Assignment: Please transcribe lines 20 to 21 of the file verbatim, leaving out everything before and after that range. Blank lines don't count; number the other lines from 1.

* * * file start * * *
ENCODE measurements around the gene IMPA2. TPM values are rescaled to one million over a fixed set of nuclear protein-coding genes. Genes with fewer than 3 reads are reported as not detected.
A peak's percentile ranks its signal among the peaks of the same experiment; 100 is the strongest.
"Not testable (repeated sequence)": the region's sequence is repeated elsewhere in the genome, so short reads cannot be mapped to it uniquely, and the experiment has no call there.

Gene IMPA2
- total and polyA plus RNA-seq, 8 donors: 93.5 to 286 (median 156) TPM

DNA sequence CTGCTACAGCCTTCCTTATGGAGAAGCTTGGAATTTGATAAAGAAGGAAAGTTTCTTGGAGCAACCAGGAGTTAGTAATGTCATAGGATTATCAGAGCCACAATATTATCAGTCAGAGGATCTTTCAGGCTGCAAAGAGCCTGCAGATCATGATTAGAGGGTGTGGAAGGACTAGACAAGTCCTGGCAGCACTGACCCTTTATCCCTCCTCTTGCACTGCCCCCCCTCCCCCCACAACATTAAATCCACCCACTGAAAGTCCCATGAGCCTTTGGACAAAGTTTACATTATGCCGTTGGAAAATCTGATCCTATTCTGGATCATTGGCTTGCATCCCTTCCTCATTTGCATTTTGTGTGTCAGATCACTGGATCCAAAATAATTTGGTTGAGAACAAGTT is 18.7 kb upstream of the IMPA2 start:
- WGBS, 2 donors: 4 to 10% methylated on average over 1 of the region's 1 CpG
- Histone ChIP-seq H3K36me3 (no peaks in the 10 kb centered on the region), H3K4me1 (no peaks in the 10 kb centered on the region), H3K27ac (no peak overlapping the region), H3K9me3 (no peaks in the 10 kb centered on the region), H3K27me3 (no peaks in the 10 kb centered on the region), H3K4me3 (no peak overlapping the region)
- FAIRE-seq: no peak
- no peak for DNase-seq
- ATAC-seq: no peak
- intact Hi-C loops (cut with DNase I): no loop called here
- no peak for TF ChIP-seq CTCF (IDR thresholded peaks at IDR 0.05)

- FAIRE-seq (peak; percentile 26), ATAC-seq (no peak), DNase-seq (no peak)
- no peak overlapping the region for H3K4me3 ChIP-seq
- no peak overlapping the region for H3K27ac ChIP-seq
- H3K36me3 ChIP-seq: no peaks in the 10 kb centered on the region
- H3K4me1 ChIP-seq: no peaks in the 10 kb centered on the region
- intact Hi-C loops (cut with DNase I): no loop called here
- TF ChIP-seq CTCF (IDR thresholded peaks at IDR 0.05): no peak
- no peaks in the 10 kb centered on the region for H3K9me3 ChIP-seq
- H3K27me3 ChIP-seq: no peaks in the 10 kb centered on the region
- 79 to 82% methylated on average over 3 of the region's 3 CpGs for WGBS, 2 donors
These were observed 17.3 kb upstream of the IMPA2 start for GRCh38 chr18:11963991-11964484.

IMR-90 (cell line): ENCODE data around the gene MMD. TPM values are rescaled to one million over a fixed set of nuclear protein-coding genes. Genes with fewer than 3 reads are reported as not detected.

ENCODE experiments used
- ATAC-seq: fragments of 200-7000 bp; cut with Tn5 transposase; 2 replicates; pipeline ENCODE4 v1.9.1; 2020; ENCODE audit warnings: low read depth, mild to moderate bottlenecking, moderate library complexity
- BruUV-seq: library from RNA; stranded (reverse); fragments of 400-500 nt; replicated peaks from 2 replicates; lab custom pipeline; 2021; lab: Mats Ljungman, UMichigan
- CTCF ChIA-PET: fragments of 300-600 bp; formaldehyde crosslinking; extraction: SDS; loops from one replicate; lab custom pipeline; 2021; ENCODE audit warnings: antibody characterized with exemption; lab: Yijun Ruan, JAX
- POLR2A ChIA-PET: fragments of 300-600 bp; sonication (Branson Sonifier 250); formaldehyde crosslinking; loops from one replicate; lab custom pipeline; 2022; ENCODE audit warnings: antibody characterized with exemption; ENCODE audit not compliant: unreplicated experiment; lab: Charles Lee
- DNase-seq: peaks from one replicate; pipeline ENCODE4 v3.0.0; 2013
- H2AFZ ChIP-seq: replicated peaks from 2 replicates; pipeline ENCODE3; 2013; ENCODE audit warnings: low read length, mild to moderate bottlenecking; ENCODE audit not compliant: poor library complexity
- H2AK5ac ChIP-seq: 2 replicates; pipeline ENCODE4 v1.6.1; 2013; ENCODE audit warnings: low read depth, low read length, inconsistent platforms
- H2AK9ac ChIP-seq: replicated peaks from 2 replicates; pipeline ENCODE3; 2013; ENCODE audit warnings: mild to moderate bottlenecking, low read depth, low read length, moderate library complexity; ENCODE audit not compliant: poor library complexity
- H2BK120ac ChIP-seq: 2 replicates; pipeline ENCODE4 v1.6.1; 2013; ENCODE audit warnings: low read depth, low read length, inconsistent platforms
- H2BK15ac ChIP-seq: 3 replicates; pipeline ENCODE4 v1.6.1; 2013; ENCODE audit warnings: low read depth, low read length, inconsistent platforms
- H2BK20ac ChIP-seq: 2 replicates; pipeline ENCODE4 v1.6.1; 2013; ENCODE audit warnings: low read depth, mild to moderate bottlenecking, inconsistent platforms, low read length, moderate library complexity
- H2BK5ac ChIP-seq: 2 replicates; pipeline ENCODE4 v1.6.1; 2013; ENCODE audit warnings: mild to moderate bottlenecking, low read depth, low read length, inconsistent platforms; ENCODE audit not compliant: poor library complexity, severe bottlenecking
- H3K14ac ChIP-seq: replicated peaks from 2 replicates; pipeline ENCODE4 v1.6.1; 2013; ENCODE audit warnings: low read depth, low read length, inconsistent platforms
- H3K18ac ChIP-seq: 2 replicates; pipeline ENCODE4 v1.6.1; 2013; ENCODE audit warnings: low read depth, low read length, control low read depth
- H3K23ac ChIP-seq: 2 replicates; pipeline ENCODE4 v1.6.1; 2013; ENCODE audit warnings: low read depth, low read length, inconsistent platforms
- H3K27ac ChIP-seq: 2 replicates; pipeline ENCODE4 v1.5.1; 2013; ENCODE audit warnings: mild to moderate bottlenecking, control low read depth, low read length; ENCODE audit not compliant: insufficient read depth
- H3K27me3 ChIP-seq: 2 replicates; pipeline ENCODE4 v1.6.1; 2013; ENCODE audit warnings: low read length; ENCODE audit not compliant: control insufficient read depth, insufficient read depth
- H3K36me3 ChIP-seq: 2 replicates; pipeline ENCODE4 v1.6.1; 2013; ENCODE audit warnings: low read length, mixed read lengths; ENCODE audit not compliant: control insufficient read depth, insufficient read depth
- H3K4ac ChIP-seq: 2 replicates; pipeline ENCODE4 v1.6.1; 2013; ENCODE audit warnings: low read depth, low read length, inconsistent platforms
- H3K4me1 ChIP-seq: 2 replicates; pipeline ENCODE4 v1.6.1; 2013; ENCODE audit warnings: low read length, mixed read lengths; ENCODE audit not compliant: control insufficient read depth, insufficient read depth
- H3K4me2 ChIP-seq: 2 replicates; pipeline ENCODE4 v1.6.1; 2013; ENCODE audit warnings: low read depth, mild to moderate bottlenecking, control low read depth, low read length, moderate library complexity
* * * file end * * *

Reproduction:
- TF ChIP-seq CTCF (IDR thresholded peaks at IDR 0.05): no peak
- no peaks in the 10 kb centered on the region for H3K9me3 ChIP-seq